By the 16th century, tea drinking had spread to all levels of society in Japan. Sen no Rikyu, perhaps the most well-known—and still revered—historical figure in tea ceremony, followed his master, Takeno Jōō‘s, concept of ichi-go ichi-e, a philosophy that each meeting should be treasured, for it can never be reproduced. His teachings perfected many newly developed forms in Japanese architecture and gardens, fine and applied arts, and the full development of chadō, “the “way of tea”. The principles he set forward – harmony ( wa?), respect ( kei?), purity ( sei?), and tranquility ( jaku?) – are still central to tea ceremony.

Many schools of Japanese tea ceremony have evolved through the long history of chanoyu, and are active today.

The Japanese tea ceremony is called chanoyu (茶の湯, lit. “tea hot-water”) or also chadō or sadō (茶道, “the way of tea”) in Japanese. It is a multifaceted traditional activity strongly influenced by Zen Buddhism, in which powdered green tea, or matcha (抹茶), is ceremonially prepared and served to others.

The get-togethers for chanoyu are called chakai (literally “tea meeting”) or chaji (literally “tea function”). Usually the term chakai is used to refer to a relatively simple course of hospitality that includes the service of confections, usucha (thin tea), and perhaps tenshin (a light snack), while the term chaji refers to a more formal course of hospitality usually including a special kind of full-course meal called kaiseki (懐石) or more specifically cha-kaiseki (茶懐石), followed by confections, koicha (thick tea), and usucha (thin tea). A chaji may last up to four hours.

Lesson 1:

Study of Common Expressions

1. Ohayoo –> Good Morning

2. Konban wa –> Good Evening

3. Konnichi wa –> Good Afternoon

4. Maiban –> Every night or Nightly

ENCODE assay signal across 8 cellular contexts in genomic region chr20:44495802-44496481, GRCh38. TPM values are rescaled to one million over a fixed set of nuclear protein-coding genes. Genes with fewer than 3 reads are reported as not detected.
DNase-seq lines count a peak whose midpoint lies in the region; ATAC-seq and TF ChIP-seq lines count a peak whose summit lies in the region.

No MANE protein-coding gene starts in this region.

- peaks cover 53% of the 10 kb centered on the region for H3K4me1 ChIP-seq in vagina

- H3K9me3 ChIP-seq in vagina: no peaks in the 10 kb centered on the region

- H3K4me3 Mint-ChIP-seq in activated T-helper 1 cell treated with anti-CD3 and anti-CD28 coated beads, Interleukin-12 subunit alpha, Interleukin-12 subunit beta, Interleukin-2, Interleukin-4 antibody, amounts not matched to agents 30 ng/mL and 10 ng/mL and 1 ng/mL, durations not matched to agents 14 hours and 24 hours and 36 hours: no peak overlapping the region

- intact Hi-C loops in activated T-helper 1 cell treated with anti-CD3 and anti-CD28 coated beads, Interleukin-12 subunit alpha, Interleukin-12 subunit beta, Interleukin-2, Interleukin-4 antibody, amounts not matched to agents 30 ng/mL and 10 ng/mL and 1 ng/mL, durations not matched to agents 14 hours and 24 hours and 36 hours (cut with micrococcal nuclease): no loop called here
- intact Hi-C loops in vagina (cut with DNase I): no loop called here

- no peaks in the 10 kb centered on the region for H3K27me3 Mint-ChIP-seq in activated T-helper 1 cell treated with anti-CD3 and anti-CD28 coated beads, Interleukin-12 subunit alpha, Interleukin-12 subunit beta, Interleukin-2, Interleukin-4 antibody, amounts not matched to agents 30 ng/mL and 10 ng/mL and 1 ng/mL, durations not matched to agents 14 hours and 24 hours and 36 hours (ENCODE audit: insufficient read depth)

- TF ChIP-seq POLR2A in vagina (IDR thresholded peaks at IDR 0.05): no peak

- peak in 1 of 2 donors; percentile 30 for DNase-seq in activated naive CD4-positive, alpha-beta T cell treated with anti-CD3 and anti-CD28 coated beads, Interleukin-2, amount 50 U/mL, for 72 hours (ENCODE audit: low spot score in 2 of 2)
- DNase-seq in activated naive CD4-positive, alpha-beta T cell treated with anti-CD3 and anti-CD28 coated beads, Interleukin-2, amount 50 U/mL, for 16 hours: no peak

5. Mainichi –> every day or Daily

6. Nanji desu ka –> What time is it?

7. Mada ikanai de kudasai –> Please don’t go yet.

8. Kirai desu ka –> Don’t you like it?

9. Tokidoki –> Sometimes

10. Ikura desu ka –> How much is it?

11. Sumimasen –> Please excuse me or Pardon me

12. Nannimo naranai –> Good for nothing

13. Wakarimasu ka –> do you understand?

14. Arigatoo –> Thank You

More Words for Study:

1. otoko –> man                     6. gakkoo –> school

2. onna –> woman                  7. empitsu –> pencil

3. hon –> book                       8. hana –> flower

4. isu –> chair                         9. ottosan –> father

5. inu –> dog                          10. okkasan –> mother

Japan (日本 Nihon or Nippon?, officially 日本国 Nippon-koku or Nihon-koku) is an island country in East Asia. Located in the Pacific Ocean, it lies to the east of the Sea of Japan, People’s Republic of China, Korea and Russia, stretching from the Sea of Okhotsk in the north to the East China Sea and Taiwan in the south. The characters that make up Japan’s name mean “sun-origin country”, which is why Japan is sometimes identified as the “Land of the Rising Sun“.

Japan comprises over 3,000 islands[5] making it an archipelago. The largest islands are Honshū, Hokkaidō, Kyūshū and Shikoku, together accounting for 97% of Japan’s land area. Most of the islands are mountainous, many volcanic; for example, Japan’s highest peak, Mount Fuji, is a volcano. Japan has the world’s tenth largest population, with about 128 million people. The Greater Tokyo Area, which includes the de facto capital city of Tokyo and several surrounding prefectures, is the largest metropolitan area in the world, with over 30 million residents.

Archaeological research indicates that people were living on the islands of Japan as early as the Upper Paleolithic period. The first written mention of Japan begins with brief appearances in Chinese history texts from the first century A.D.

Influence from the outside world followed by long periods of isolation has characterized Japan’s history. Since adopting its constitution in 1947, Japan has maintained a unitary constitutional monarchy with an emperor and an elected parliament, the Diet.

A major economic power,[6] Japan has the world’s second largest economy by nominal GDP, after the United States. It is a member of the United Nations, G8, G4, OECD and APEC, with the world’s fifth largest defense budget. It is also the world’s fourth largest exporter and sixth largest importer. It is a developed country with high living standards (8th highest HDI) and a world leader in technology, machinery, and robotics.